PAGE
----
Howard Lovecraft and the Frozen Kingdom (2016) Dir.: Sean Patrick O'Reilly – There are many things that I really hate in films, but two of them are very evident here in Howard Lovecraft and the Frozen Kingdom. First, I hate badly done computer animation. I can live with a single bad CGI shot or two in a larger film if their harm to the film is contained to a few seconds, and I can be accepting of a limited animation budget if the film in question is a mere few minutes and at least has a clever premise or voice performance to counter it. The other thing I hate is "Muppet Babying," where a franchise or character is cleaned up and/or dumbed down from its original form to appeal to a younger audience. This video feature is pretty much just "What if H.P. Lovecraft was a kid?" and has him having all sorts of misadventures on another dimensional plane with a monstrous tentacled pal that he names Spot, not knowing the creature is actually a younger form of the Elder god Cthulhu himself. I am a fan of Lovecraft's writing, but I am fairly certain that I am happy with the proper age for discovering his writing being approximately around the same as when I did, as a middle teenager, and not when young readers are six or seven, which seems to be the target audience for this film. It's not so much the existential dread and horrific implications of his words that causes me to state this, but rather the more than casual racism that also lurks within his stories, perhaps not in all of them but lightly throughout most and pretty hard in some. Such words might fly over the heads of many younger readers, especially since the style of his writing is itself antiquated enough by today's standards that his stories may seem rather dull to a generation that banks upon immediate thrills and not slow-boiling suspense and atmosphere. This is all for the better, and I find it fairly hard to believe that watching this animated crap pile will inspire anyone to seek out anything written on paper except perhaps to carefully edit their own self-penned suicide note.

This video pretty much jettisons anything worthwhile in Lovecraft's writing and mostly co-opts character and place names along with the occasional magical spell and slams them into a stiffly animated, witless, cliched children's film. The look of some of the goblin guards from Disney's version of Sleeping Beauty are also swiped for that of the villainous henchmen throughout the film as well. I have not read the graphic novels that form the basis for this film (nor for the planned sequel and the inevitable third production, since there are three comics in total), but taking a quick look at the first few pages of the Frozen Kingdom volume reveals that hewing closer to the style of the comic would have been a far more intriguing direction. At least in a visual sense, the comic doesn't look half bad (though a little generic). Instead, in the film version we get a design that pretty much made me feel like I was watching the truly atrocious Food Fight again, and goddamnit, I never needed to have that feeling! I've lived through it once. The only compliment I can give is that at least the story made a little more sense scene to scene than Food Fight, and for that I am truly thankful. The other thing that got my notice in Frozen Kingdom is that there are hammerhead sharks in the tank of the villain's fortress. Sure, they swim the same exact way, over and over again, in every single shot in which they appear, but there are at least sharks here. Otherwise, this video is a bloody mess. But without the blood, of course... this is for the kiddies, after all. Poor, poor kiddies... – TC4P Rating: 2/9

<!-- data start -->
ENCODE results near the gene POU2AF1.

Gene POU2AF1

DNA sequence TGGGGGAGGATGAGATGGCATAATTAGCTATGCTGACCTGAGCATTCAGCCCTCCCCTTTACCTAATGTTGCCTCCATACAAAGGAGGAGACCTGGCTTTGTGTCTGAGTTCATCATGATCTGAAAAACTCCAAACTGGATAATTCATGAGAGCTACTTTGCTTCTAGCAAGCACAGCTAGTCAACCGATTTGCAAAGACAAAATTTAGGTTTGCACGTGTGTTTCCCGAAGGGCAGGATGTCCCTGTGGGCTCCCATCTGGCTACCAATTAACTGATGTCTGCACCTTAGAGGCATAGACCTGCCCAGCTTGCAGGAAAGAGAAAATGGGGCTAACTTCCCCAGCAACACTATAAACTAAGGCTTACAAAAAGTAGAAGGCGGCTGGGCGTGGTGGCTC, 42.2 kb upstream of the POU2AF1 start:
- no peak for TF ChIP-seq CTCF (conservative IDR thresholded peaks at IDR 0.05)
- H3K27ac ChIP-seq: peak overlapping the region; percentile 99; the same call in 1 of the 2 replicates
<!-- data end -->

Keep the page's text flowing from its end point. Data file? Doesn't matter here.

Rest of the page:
Attack of the Lederhosen Zombies (2016) Dir.: Dominik Hartl – Oh, it is Wednesday? Must be time for yet another goddamn zombie movie... OK, despite my living dead ennui here in 2017, I will say that if I had encountered Attack of the Lederhosen Zombies in 1988, I would have loved it without any reservations. However, it is 2017 and I am where I am at currently, having seen so many zombie films by now that I think I might be one. Sure, Jen and I love iZombie and watch it reverentially (it thrills me to no end that Jen loves a zombie show), but for me, that reverence might be mostly out of obeisance to Ms. Rose McIver. And I still love all the old zombie flicks that I grew up with in the '70s and '80s, and even many of the newer ones, but there are just so many out there now, and they just keep coming... almost like a zombie apocalypse. And everyone thinks they have the greatest, newest twist on the genre, and really, nearly all of them don't. But would I want everyone to stop trying? Of course not. That would block even the occasional innovation, and I don't want that. Lederhosen Zombies is a full-on slapstick gore comedy filmed at a ski resort in the Alps of South Tyrol where someone stupid has the idea to use this untested formula to create instant snow, but of course, what the formula really does is make someone sick enough to turn into an instant zombie instead and the fun begins. Crazy, non-stop action, Rube Goldberg-style gags involving snowboards and skiing equipment, a genuinely insane Austrian barmaid with a fully stocked arsenal for fightin' the undead, and some pretty noxious moments that even had me thinking about blowing chunks early on in the action... that sounds like fun to me. However, many of the jokes are too stilted and don't land with the impact that the filmmakers thought, the editing is pretty haphazard, and the (dubbed) acting is fairly wooden on occasion. Still the insanity is as infectious as a zombie plague, and the film goes by incredibly smoothly at under 80 minutes. A good film for a party night of horror heads. Not that I have been around one of those for, oh, far too many years. (I miss my horror peeps...) I can't rate this one too highly due to its many faults, but I will no doubt watch it again for kicks. – TC4P Rating: 4/9